The next five tracks all form the E minor suite, Fisherman’s Song is a laid back two minute instrumental with a large nod to the organ sound of Procul Harem. It’s a great piece of music that really gets under your skin, leaving a mark that stays long in the memory, the soaring music is quite inspirational at times. The track segues straight into the wonderful Modern Times which, to my ears, sounds like Linus’ audition to write a new Bond theme! I love its urgent and upbeat drive with the great backing vocals from Maria Kvist. Edgy, funky guitars and a ferocious drum beat dominate proceedings at a break neck speed leaving you breathless in admiration. Another segue into The Boat Is Sinking which is a forty-six second reprise of the melody from Fisherman’s Song. The piano driven brilliance of Egomania is my favourite track on the album and is a fantastic piece of songwriting that is synonymous with Scandinavian songwriters of modern times. If you’ve heard the latest Rikard Sjöblom album then you’ll know what I mean. An upbeat melody along with great lyrics are the heart of the song and Linus’ vocal delivery is, once again, perfect. It’s a piece of songwriting that just makes me smile with its inventiveness. The last part of the E minor suite is Fisherman’s End, a soaring close out that again reprises the earlier melody and finishes everything on a high note.
The album closes out with Linus farewell to the listener, Goodbye For Now. It’s a song that makes you feel you’ve been part of something and it feels like a wonderfully warm goodbye from this excellent musician and songwriter. Those of you who remember Gilbert O’Sullivan will hear him in the vocals. There’s almost an upmarket cabaret feel to the song and I can imagine myself in a great theatre somewhere in the world as Linus closes out his show with this memorable track and you feel a lump in your throat and moisture in your eyes as everything comes to an end.
One of the most surprising and impressive releases of the year and one that will leave a huge smile on your face. Linus Kåse has virtually reinvented the four minute song with this new album and ‘I’ is as impressive a listening experience as anything else you will hear in a long time.
IT’S TIME! After many months of non-stop work, Legendary Swedish symphonic progressive rock band ÄNGLAGÅRD are proud to present their first ever professionally filmed concert, set to be released worldwide on February 10th, 2017. Entitled “ÄNGLAGÅRDLIVE: MADE IN NORWAY”, pre-orders are open now.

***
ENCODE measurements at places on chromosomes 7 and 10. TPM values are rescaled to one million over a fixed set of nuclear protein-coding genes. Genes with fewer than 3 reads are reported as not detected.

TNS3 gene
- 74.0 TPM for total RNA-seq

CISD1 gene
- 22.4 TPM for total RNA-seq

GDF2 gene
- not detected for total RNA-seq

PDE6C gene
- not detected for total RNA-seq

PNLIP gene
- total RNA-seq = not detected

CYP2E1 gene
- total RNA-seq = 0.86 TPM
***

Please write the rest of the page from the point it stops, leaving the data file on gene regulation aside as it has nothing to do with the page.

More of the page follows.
Check out the promotional video below:
“Live: Made in Norway” was captured at Musikkflekken, Sandvika, Norway on February 21, 2015, marking the band’s return to Norway stages after 23 years of absence.
Edited by Martin Gustafsson, with audio production and mixing by world renowned audio engineer Alar Suurna, and art design and production by long-time collaborator Joel Barrios, the two-hour performance is a stellar capturing of live art through and through; a perfect testimony of Änglagård‘s unique take on progressive rock, showcasing their swirling, angular crescendos along with frenetic rhythms and howling mellotron, blended with truly emotional sudden softer passages.
A sonic rollercoaster of aggressive music in odd meter, subtle parts and melancholic beauty, building suspense and abrupt stops, with a wondrous interplay of sounds, this visual presentation is definitely not for the faint-hearted. Änglagård‘s extreme level of delicacy in phrasing and dynamic is a tough match to beat in progressive music and should hold up even in the face of the snootiest of music connoisseurs.
“Music is the art of thinking with sounds, it is philosophy…..
Every chord, every word tells a story. If you listen, you will know its meaning…..”
Take a minute to read that quote and let it sink in, understand its very meaning. Even some of the music that is on popular radio and in the charts has a narrative at its heart, it is not all bubblegum pop (well, the majority of it is to be fair).
In the musical world that I inhabit the writers of the songs are musical bards, they tell stories of love and happiness and of loss and sadness and these affect the listener deep to their core. It is a skill that few have but it can take over your world and move you to a different place where all that matters is the song.